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  • Relativism, Disagreement and Testimony.Alexander Dinges - 2017 - Pacific Philosophical Quarterly 98 (S1):497-519.
    This article brings together two sets of data that are rarely discussed in concert; namely, disagreement and testimony data. I will argue that relativism yields a much more elegant account of these data than its major rival, contextualism. The basic idea will be that contextualists can account for disagreement data only by adopting principles that preclude a simple account of testimony data. I will conclude that, other things being equal, we should prefer relativism to contextualism. In making this comparative point, (...)
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  • Is Perception the Canonical Route to Aesthetic Judgement?Jon Robson - 2017 - Australasian Journal of Philosophy:1-12.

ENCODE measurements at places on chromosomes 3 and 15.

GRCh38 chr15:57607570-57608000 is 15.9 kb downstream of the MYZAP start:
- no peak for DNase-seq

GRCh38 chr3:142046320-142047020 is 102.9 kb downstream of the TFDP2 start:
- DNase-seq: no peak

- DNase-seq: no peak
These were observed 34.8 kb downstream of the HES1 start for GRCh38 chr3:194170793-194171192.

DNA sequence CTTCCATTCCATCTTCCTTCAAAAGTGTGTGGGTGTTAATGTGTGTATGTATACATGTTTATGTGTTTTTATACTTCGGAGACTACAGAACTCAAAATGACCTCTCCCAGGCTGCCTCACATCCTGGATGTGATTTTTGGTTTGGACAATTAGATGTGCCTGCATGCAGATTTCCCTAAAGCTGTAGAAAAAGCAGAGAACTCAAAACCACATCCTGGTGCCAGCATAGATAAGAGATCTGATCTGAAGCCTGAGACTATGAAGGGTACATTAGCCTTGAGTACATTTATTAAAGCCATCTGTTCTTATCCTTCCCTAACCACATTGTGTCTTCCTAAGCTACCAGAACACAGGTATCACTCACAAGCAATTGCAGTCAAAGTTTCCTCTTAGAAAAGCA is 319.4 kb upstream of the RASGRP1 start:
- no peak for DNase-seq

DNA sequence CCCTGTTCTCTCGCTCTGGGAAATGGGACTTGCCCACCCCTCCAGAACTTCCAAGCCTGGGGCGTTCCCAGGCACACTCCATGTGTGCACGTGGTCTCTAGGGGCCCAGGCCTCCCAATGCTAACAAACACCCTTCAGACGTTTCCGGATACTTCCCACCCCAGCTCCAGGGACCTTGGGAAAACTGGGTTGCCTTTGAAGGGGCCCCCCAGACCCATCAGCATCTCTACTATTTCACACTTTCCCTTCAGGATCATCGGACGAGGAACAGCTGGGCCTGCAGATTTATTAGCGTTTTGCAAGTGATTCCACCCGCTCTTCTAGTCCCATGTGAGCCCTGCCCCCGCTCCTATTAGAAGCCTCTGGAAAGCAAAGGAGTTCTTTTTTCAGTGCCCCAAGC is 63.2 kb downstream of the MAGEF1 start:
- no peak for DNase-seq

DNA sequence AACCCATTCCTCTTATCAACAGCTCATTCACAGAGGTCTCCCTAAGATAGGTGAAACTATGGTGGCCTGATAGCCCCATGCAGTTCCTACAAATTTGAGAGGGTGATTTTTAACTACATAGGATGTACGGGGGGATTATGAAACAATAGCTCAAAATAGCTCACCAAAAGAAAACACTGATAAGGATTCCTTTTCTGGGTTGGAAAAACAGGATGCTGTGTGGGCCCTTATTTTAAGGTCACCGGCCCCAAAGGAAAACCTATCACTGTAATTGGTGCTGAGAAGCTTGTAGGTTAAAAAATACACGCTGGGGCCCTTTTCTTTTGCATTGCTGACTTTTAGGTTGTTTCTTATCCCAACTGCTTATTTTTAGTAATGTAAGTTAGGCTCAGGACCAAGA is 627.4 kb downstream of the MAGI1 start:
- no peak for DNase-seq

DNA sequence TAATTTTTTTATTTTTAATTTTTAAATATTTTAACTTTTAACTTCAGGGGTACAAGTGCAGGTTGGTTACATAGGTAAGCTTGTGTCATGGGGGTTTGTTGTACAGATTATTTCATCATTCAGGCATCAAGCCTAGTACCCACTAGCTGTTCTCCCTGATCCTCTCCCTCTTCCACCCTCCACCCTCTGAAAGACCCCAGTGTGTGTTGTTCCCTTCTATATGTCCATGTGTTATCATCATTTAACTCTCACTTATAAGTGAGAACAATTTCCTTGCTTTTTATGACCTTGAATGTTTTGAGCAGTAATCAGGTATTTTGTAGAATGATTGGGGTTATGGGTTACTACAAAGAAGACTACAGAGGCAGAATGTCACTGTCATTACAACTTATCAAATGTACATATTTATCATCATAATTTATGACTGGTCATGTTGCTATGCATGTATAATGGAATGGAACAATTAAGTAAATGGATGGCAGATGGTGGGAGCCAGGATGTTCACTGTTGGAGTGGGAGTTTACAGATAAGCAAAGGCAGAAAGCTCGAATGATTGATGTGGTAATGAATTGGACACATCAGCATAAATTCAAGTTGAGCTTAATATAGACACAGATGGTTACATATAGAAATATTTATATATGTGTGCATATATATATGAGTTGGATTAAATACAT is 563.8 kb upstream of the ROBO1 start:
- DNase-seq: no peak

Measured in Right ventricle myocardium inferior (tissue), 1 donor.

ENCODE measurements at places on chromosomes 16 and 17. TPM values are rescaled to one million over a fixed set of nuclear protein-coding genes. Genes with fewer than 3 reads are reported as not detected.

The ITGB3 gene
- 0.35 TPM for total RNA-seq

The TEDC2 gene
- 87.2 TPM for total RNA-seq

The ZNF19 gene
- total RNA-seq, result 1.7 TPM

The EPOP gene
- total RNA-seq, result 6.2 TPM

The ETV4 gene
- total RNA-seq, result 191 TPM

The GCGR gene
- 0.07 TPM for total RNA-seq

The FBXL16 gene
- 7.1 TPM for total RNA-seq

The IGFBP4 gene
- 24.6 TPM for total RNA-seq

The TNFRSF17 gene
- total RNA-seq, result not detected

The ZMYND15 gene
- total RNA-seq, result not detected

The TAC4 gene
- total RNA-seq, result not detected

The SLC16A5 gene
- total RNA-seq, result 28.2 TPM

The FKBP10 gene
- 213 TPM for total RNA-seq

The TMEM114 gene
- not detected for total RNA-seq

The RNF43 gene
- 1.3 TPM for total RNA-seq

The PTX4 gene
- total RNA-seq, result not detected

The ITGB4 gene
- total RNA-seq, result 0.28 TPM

It is commonplace amongst philosophers of art to make claims which postulate important links between aesthetics and perception. In this paper, I focus on one such claim: that perception is the canonical route to aesthetic judgement. I consider a range of prima facie plausible interpretations of this claim and argue that they each fail to identify any important link between aesthetic judgement and perception. Given this, I conclude that we have good reason to be sceptical of the claim that perception (...)
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  • Aesthetic Testimony.Jon Robson - 2012 - Philosophy Compass 7 (1):1-10.
    It is frequently claimed that we can learn very little, if anything, about the aesthetic character of an artwork on the basis of testimony. Such disparaging assessments of the epistemic value of aesthetic testimony contrast markedly with our acceptance of testimony as an important source of knowledge in many other areas. There have, however, been a number of challenges to this orthodoxy of late; from those who seek to deny that such a contrast exists as well as attempts by those (...)
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  • Aesthetic Testimony and the Norms of Belief Formation.Jon Robson - 2015 - European Journal of Philosophy 23 (3):750-763.